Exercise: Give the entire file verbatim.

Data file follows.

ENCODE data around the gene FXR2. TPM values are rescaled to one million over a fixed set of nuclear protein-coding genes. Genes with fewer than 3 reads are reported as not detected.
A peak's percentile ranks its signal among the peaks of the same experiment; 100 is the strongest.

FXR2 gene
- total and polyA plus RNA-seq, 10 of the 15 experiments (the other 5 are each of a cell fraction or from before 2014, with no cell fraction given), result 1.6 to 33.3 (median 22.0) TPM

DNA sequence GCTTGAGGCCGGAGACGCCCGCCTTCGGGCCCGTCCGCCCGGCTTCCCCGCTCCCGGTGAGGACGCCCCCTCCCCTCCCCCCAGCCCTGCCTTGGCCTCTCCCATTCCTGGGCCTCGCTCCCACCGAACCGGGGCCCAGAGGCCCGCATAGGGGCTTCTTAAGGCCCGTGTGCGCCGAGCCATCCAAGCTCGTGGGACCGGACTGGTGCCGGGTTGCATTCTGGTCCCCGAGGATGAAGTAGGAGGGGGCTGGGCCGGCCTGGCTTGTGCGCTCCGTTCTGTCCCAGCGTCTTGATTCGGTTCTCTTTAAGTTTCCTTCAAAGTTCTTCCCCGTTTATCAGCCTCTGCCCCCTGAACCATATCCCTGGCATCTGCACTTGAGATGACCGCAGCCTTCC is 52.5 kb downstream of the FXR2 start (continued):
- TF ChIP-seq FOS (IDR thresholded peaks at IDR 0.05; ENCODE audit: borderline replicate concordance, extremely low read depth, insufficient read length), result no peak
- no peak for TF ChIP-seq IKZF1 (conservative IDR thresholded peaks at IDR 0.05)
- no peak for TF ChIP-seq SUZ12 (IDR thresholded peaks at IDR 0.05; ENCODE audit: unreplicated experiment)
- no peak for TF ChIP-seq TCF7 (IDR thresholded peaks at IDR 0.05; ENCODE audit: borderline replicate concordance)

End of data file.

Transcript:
ENCODE data around the gene FXR2. TPM values are rescaled to one million over a fixed set of nuclear protein-coding genes. Genes with fewer than 3 reads are reported as not detected.
A peak's percentile ranks its signal among the peaks of the same experiment; 100 is the strongest.

FXR2 gene
- total and polyA plus RNA-seq, 10 of the 15 experiments (the other 5 are each of a cell fraction or from before 2014, with no cell fraction given), result 1.6 to 33.3 (median 22.0) TPM

DNA sequence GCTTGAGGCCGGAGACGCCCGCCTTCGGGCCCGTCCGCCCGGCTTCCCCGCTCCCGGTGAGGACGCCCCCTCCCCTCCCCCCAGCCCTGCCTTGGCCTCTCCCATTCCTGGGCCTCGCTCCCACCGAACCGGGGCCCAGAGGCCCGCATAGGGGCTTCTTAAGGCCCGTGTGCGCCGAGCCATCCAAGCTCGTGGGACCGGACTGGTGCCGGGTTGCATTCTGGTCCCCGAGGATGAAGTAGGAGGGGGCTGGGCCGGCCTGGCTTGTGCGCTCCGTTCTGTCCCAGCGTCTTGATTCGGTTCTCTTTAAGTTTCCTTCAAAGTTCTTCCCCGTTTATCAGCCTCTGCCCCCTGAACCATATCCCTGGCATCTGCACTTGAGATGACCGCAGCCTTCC is 52.5 kb downstream of the FXR2 start (continued):
- TF ChIP-seq FOS (IDR thresholded peaks at IDR 0.05; ENCODE audit: borderline replicate concordance, extremely low read depth, insufficient read length), result no peak
- no peak for TF ChIP-seq IKZF1 (conservative IDR thresholded peaks at IDR 0.05)
- no peak for TF ChIP-seq SUZ12 (IDR thresholded peaks at IDR 0.05; ENCODE audit: unreplicated experiment)
- no peak for TF ChIP-seq TCF7 (IDR thresholded peaks at IDR 0.05; ENCODE audit: borderline replicate concordance)